Friday, November 10, 2017

Although a Bishop, he Didn’t Have What?

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Orson F. Whitney was called to be a bishop at the age of 23. By today's standards, what did he lack to perform this calling?
a.                  His temple recommend
b.                  A wife
c.                   An office
d.                  Charity
Yesterday’s answer:
(C)   Attending LDS meetings
From the life of Robert Aveson:   In the summer of 1862 he made preparation to join a Baptist church, but receiving a testimony that “Mormonism” was true, he became very desirous to be baptized. To this his parents objected and the ordinance was deferred. For three years and a half he attended Latter-day Saints meetings, whenever opportunity offered, unawares to his parents. During that time, by dint of hard savings, he manage to procure money to pay his passage to the frontier. From 1862 until the spring of 1866 he gradually grew tired of the opposition manifested toward him by his parents; hence, although a bound apprentice, he resolved to leave home for Utah in May, 1866; he was, therefore, baptized March 25th of that year, previous to his departure for Zion. In company with his companion, Richard Sedgwick (an apprentice to a picture-frame maker), he started for London by land and water, arriving there on the 20th. Next day they went to the ship “American Congress,” which was chartered to sail in the 23rd of that month On the morning of the 24th, just before the boat set sail, they were much surprised on being confronted, while on deck, by a London detective and Mr. Thomas Carter (Richard Sedgwick’s employer). On the charge of absconding from their apprenticeship they were arrested. Hundreds of the passengers gathered around, and one of the most sorrowful scenes in their lives was witnessed, while they bid sad adieu to their many friends. The boys were then taken to the Thames police office. For the first time in their lives they slept in a cell. Next morning they were handcuffed and taken to Middleborough, where they spent another night in a cell. The following day they were tried and discharged; the decision of the court being that the expenses connected with their capture should be deducted from their wages. On the 17th of the following month (June), the two boys made their second attempt to leave their homes. As they were about to embark on a steamer, they were intercepted by Brother Aveson’s mother. The next day (June 18th) Robert Aveson made his third attempt to leave home; he went to Glasgow, Scotland, from there to Liverpool, England, and thence to New York; here he met Elder T. B. H. Stenhouse, who engaged him to work in his printing office in Salt Lake City. He crossed the plains in Joseph S. Rawlin’s ox-train, arriving in Salt Lake City, Sept. 30, 1866. In 1879 he received the glad tidings that his parents had joined the Church and in 1880 he emigrated them to Zion.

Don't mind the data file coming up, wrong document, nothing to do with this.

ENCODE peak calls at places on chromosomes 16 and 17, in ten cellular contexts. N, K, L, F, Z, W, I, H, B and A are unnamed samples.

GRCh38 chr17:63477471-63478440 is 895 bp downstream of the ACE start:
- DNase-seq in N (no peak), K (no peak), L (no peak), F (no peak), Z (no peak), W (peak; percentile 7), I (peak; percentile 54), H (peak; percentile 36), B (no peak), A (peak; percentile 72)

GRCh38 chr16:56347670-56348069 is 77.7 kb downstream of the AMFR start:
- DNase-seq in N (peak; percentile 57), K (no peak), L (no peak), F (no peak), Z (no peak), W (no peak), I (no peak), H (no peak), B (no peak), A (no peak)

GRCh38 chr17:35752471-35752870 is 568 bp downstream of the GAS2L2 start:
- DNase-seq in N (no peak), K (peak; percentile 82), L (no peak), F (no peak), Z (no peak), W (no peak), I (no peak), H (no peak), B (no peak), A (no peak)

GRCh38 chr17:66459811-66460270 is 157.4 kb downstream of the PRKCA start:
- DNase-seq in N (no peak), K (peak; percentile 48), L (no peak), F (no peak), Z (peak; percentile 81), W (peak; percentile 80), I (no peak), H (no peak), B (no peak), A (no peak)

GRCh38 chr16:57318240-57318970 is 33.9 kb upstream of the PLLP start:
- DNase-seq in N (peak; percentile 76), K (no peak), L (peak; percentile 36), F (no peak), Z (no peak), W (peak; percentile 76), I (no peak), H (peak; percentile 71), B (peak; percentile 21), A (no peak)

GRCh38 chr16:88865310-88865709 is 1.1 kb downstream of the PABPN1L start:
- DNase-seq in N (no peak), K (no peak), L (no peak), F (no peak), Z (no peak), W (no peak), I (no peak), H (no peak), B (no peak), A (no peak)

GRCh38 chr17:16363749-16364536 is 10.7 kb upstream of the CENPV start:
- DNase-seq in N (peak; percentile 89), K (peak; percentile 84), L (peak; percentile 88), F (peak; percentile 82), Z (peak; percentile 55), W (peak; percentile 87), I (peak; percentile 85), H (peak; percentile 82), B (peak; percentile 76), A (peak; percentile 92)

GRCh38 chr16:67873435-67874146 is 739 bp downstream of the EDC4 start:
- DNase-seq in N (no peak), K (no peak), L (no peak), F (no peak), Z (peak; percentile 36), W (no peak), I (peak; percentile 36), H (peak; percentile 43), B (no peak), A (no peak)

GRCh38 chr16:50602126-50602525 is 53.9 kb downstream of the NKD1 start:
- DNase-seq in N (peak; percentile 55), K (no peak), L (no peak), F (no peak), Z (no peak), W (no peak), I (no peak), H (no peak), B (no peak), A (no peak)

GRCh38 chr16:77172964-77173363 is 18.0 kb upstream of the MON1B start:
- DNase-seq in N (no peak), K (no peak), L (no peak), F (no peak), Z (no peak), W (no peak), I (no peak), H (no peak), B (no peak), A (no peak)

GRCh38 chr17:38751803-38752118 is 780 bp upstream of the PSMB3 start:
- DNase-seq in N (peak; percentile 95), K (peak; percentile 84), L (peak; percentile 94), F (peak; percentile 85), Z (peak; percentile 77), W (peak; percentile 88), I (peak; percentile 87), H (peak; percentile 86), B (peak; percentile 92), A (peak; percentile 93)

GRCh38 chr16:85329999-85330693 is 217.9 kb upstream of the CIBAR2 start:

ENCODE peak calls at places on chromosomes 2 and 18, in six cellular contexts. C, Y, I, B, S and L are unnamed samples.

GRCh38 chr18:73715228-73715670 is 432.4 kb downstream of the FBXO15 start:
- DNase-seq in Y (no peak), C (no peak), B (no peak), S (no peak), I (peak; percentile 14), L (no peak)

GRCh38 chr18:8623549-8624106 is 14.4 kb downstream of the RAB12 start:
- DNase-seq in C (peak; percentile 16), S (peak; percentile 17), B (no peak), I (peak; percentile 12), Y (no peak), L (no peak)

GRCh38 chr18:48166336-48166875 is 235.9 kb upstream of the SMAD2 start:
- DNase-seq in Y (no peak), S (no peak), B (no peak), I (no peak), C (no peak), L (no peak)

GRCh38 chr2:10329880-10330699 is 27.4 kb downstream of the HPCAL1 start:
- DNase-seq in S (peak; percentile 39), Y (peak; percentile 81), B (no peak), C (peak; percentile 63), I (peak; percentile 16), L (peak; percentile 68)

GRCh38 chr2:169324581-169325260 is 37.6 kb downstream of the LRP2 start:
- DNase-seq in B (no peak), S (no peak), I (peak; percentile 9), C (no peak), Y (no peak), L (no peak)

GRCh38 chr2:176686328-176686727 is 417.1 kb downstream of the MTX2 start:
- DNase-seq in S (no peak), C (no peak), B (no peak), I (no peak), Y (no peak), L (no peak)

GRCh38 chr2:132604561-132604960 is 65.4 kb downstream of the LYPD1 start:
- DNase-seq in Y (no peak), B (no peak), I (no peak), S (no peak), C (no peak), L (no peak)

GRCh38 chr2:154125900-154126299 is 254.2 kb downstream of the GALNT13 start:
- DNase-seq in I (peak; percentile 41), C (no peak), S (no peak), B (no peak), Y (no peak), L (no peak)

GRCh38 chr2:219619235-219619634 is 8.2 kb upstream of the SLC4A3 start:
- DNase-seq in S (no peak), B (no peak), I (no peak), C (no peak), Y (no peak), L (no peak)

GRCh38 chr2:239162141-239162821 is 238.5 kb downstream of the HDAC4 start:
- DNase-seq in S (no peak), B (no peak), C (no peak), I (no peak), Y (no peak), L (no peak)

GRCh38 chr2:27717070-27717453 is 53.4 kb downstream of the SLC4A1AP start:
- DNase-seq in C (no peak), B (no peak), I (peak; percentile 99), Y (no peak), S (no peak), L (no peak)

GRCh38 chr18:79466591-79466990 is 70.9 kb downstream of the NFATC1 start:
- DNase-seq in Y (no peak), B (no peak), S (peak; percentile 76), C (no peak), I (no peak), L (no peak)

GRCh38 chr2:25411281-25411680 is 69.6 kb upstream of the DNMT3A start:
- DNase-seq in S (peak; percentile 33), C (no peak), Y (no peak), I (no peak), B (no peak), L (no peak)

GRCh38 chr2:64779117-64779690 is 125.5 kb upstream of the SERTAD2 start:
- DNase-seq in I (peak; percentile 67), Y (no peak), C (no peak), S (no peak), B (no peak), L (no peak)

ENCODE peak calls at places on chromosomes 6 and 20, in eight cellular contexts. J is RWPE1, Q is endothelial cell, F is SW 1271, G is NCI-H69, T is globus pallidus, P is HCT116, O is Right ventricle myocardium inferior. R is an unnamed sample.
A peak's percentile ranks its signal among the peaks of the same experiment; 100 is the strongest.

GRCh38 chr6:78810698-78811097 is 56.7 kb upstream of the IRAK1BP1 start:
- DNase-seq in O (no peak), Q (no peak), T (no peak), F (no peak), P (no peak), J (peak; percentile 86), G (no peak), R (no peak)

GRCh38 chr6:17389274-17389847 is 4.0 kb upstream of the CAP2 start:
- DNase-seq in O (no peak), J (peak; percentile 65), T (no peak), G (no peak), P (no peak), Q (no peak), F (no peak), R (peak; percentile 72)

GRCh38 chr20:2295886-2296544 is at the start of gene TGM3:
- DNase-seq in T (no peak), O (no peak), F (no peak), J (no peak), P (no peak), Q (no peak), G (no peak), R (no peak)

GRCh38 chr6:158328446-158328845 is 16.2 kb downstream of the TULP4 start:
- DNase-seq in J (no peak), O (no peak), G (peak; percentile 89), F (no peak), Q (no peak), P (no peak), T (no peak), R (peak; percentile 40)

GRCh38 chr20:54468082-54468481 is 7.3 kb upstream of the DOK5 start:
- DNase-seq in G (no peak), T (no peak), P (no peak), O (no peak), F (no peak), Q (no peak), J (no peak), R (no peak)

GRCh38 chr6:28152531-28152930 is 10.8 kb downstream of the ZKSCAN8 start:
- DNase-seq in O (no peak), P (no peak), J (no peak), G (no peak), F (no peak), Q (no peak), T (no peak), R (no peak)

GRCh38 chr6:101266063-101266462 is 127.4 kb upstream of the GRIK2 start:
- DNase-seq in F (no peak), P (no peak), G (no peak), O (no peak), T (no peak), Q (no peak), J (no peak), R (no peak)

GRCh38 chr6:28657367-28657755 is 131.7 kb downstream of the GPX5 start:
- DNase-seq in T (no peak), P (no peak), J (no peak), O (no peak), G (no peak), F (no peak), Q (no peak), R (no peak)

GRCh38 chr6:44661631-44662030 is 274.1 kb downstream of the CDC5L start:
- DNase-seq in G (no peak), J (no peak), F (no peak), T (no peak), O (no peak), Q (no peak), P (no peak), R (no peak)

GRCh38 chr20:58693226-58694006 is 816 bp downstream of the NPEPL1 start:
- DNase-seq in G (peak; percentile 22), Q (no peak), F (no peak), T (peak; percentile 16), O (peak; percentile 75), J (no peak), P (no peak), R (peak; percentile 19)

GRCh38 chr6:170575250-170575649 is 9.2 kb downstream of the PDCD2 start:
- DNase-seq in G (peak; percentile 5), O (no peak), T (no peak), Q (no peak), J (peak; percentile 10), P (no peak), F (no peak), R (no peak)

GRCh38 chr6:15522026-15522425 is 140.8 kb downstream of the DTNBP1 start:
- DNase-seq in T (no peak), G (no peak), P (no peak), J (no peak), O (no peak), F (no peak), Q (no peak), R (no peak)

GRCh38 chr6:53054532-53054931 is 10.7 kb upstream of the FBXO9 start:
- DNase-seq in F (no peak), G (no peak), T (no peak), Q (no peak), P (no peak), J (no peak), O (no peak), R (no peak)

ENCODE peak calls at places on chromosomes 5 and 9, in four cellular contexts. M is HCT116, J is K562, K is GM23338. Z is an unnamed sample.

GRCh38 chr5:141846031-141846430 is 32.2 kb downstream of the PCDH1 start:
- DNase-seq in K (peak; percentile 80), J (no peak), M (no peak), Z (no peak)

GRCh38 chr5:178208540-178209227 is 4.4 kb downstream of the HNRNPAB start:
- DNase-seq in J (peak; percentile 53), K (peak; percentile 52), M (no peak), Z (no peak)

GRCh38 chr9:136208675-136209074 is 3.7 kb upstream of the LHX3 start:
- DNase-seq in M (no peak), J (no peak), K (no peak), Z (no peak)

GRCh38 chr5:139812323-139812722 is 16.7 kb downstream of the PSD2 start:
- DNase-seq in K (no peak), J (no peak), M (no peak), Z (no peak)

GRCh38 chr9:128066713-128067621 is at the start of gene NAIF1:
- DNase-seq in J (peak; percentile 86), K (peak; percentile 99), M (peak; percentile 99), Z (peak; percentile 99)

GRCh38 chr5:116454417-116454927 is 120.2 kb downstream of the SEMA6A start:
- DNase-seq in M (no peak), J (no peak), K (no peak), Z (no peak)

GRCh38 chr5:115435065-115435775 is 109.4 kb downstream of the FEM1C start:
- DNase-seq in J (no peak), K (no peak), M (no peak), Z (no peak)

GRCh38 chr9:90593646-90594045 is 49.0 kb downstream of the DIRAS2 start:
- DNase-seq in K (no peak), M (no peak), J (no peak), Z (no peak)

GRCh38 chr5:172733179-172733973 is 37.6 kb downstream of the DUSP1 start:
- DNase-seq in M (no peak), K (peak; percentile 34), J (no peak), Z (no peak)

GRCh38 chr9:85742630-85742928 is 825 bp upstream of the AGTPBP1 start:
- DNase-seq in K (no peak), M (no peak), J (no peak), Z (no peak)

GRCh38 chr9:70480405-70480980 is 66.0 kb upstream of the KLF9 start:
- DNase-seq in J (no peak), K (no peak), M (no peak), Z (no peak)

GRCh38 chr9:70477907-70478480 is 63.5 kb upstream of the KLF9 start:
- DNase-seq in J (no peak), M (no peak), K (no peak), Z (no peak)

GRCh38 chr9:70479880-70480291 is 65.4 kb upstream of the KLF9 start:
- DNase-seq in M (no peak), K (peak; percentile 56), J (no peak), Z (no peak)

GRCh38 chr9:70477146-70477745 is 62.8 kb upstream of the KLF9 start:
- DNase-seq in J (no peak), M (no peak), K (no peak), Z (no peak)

Andrew Jenson, L.D.S Biographical Encyclopedia (Salt Lake City: Publishers Press, 1901) Vol. 1, 679-680.

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